8. So the crank pinion looks to be at TDC given the orientation of the key. But the cam gear looks to be 180 degrees out... ..a full turn of the crank should see the correct marks line up together. I would think given the current crank angle thats indicated then that engine is on the exhaust stroke of the No 1 cylinder.... the Inlets on these engines have a 224 degree duration whereas the exhaust is 230 degree and minimal overlap so they are quite simple to valve time... To check that with the head on is quite simple, remove the plugs and install a piece of tissue into the #1 plug hole. Rotate the engine in the normal CW direction, if the tissue is drawn in its intake , conversely if its blown out its compression. this combined with the position of the rotor in the distributor should be a giveaway as to the what stroke in the cycle that the cylinder is on. As the engine has been running ok, then its also a simple matter of re-placing the chain with the same number of link s / pins of the timing chain from the timing marks used. You dont have to use the factory timing marks, as long as the phasing of the cam to the crank goes back in exactly the same position that you removed it. So if the car was a runner prior, replace the chain and ensure the timing marks are in exactly the same location before you pulled the chain.....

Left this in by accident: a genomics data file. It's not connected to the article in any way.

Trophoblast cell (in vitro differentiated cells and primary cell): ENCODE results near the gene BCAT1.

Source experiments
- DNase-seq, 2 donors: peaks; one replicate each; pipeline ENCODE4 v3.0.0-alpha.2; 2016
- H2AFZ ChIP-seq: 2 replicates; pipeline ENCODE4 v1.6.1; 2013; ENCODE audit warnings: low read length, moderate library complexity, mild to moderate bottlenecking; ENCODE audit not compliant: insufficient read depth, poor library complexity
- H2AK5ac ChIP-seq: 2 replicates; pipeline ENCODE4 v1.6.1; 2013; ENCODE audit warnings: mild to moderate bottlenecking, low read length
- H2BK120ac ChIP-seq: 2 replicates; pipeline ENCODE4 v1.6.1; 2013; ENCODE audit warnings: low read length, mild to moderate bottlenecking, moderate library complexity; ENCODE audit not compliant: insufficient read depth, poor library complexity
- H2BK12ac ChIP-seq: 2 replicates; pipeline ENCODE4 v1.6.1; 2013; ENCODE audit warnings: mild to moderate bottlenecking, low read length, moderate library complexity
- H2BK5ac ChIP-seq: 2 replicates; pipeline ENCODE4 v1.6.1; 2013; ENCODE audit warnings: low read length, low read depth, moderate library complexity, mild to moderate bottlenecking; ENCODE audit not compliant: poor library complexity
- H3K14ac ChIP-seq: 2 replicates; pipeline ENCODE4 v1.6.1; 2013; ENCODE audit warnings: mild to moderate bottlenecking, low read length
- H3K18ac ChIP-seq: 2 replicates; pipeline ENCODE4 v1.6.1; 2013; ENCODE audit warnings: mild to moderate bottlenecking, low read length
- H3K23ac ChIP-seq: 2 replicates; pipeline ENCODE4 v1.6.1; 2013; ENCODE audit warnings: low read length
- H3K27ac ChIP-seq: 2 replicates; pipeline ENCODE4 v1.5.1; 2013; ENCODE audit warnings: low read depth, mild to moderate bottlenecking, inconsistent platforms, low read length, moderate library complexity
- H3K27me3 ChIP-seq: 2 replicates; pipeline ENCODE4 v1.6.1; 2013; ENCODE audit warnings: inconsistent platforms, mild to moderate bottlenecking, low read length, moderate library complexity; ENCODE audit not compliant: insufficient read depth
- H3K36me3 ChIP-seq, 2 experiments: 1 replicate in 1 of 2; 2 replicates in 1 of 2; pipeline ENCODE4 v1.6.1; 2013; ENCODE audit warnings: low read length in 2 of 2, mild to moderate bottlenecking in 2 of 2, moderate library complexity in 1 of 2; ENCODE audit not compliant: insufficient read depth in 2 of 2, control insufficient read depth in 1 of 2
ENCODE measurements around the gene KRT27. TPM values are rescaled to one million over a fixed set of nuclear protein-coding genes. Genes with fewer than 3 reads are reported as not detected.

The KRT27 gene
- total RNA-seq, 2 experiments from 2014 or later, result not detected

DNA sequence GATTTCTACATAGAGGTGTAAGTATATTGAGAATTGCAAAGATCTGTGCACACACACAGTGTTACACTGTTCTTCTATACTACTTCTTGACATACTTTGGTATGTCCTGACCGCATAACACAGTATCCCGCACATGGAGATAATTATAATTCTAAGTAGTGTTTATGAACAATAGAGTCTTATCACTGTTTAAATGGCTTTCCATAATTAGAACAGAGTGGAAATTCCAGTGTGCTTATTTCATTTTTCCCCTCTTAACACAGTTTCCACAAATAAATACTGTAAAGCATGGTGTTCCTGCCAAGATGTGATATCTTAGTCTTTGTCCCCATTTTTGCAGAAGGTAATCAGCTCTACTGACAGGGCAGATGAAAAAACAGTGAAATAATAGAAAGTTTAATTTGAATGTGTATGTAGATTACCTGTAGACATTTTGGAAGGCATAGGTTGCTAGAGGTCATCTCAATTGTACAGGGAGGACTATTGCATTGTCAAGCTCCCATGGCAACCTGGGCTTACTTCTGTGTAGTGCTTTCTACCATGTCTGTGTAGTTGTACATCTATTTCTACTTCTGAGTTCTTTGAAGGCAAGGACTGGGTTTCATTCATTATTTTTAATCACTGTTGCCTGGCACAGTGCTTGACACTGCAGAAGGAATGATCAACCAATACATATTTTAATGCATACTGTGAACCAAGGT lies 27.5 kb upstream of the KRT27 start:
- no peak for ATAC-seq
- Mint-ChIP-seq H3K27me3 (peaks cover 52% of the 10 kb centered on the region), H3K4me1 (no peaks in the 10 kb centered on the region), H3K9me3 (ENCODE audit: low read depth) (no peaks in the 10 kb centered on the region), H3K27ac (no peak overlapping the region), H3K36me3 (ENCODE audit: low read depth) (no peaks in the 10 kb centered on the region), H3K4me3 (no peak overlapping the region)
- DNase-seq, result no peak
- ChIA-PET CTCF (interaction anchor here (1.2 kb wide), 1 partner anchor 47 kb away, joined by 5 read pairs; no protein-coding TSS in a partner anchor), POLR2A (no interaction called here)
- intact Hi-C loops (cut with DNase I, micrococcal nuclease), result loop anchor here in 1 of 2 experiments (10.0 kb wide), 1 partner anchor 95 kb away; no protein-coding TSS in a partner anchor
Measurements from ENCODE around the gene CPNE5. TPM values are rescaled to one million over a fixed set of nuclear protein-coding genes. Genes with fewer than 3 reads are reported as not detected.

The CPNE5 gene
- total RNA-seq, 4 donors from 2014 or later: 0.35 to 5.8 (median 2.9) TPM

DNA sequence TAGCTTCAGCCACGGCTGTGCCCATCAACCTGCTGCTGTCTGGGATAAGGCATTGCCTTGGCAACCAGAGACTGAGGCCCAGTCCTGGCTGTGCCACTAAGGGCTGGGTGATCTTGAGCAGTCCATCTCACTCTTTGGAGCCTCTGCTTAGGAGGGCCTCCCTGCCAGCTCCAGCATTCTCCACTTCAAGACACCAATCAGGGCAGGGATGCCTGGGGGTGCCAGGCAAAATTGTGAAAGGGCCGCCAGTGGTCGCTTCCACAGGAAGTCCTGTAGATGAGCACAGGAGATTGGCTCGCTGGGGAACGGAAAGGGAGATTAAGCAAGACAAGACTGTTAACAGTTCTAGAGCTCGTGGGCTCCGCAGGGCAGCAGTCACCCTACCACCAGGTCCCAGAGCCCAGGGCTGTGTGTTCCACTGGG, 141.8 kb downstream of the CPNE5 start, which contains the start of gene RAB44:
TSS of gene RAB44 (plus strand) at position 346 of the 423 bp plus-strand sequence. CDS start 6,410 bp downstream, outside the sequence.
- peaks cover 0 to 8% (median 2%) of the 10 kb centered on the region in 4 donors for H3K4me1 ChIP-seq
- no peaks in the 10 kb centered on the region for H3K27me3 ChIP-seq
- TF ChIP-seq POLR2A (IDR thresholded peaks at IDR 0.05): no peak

9. I have seen in some cases the clutch disc is installed backwards ( ie long side of the splined disc hub to the flywheel side as opposed to short side to the flywheel side ) this then pushed the pressure plate back towards the gearbox front and prevent the clutch from operating. Generally when the engine is started the long splined hub will clash with the spigot / pilot bearing and the resulting noise is quite obvious. Plus the clutch will not disengage. Maybe this is the reason for the spacers being installed ? Clutch assy.pdf
  10. Hi 46 Poncho This may help you. Im north of Brisbane and have a few other pics and dimensions if that's of any help and a service manual that this pic came from. Lets know how you get on. Clutch assy.pdf
  11. Hi All, Just enquiring if any of the members have ever balanced the 6 cylinder Side Valve engine during a rebuild ? My 51 has a critical speed vibration in it at about 2500 rpm, both loaded and under no-load. Its has good compression across all the cylinders and the Leak down test is less than 30% on all the pots, so the cylinder balance should be fine. It runs sweet but has a vibration at one particular rev range..... The harmonic balancer appears to be in good condition as by visual inspection there is no distortion evident and the timing marks line up with a degree wheel so no slippage there on the outher pulley from the hub. Borescope inspection is all normal in each cylinder so ..... I have the equipement to balance the piston / rod assemblies but will need to have the crank, flywheel, pressure plate and harmonic balancer dynamically balanced if its time to look inside. Any experiences from other engine builders on these 50's engines ? Thanks
  12. Thanks - pls let us know what you find and even a pic or two of the treasures hidden away in there